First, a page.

Did You Know?
Ballast water used to balance ships can contain all sorts of living creatures, and this brings environmental risks.
The danger of transporting a species from one continent to the next can be reduced using ultraviolet light to kill off life, changing ballast in deep water and even ultrasound.
How about working on board a research ship?more »
Voyages of Discovery
Education tools to help you learn more!
While the world sleeps, giant container ships longer than football pitches plough the oceans to bring us food, clothes and gadgets.
If you were Captain of a Royal Navy destroyer under attack, would you handle the pressure?
Even when an emergency gives them seconds to think, crews are trained and experienced enough to do the right thing.
Sign up for Daring Dispatches and find out why the ships and sailors of the Navy stay cool under pressure!sign up »
The world would be a very different place without seafarers and the ships they crew.
Oil tankers, container carriers, fishing trawlers and cargo ships bring us food, clothes, computers and raw materials.
Find out all about these vessels that seafarers call home as they work the icy North Sea or sail the lonely waters of the Indian Ocean.sign up »
More Voyages of Discovery
Oceans of Opportunity!
I have been working for British Petroleum or B.P. as a Subsea Risers Engineer for four months. I assist the Subsea and Floating Systems team on a number of different projects working in countries such as Libya, Azerbaijan and Australia. The work ranges from computer modelling of oil and gas platforms with their subsea equipment to offsite Factory Acceptance Tests (commonly known as FAT’s). As I have just started at B.P. I have been on a lot of training courses. The next one I will be attending is the Offshore Survival Training as I hope to complete a one year placement on an offshore platform.read more »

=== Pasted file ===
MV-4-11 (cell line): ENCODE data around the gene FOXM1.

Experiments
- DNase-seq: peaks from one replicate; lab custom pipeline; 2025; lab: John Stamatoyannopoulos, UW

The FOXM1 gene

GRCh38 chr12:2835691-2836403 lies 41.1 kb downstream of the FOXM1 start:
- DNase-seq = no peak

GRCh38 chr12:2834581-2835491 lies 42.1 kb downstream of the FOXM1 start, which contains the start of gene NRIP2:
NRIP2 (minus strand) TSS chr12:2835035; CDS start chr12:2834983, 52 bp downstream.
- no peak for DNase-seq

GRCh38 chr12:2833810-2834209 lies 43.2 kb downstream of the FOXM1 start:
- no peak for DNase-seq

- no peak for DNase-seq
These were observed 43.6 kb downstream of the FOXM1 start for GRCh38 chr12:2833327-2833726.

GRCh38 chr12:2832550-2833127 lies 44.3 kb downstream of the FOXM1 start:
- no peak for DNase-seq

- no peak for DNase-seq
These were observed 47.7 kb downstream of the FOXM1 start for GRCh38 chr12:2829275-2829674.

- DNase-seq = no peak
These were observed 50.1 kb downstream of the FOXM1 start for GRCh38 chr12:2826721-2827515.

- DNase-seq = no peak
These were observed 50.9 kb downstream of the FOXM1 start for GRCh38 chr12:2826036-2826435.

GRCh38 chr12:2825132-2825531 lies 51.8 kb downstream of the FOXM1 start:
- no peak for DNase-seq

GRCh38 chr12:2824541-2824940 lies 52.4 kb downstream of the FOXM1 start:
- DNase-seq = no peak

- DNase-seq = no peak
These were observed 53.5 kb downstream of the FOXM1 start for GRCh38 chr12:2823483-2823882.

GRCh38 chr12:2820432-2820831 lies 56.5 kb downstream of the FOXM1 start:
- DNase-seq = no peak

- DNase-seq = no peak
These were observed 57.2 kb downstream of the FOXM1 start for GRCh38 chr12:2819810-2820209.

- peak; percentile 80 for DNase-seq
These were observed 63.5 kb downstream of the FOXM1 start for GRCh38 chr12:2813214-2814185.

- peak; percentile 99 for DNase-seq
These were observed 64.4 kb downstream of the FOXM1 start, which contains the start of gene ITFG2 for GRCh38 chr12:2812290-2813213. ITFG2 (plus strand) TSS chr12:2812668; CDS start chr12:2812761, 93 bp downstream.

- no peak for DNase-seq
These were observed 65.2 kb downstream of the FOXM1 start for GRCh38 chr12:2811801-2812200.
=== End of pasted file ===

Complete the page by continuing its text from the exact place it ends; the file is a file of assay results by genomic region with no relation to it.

I co-founded and run a business manufacturing wireless electronics for the leisure marine market. There was a gap in the market for solar powered electronics on dinghies – my brother and I were both keen dinghy sailors and we couldn’t understand why dinghies still used very old-fashioned glass ball compasses and no one had designed a solar powered digital compass – so we did it ourselves and started Tacktick in 1996.read more »
After long and serious consideration on what I wanted to do with my life, I decided to become a naval architect. I first studied physics at London University attaining a BSc Honours Degree. Physics is a wonderful ‘background’ subject for any of the sciences.read more »
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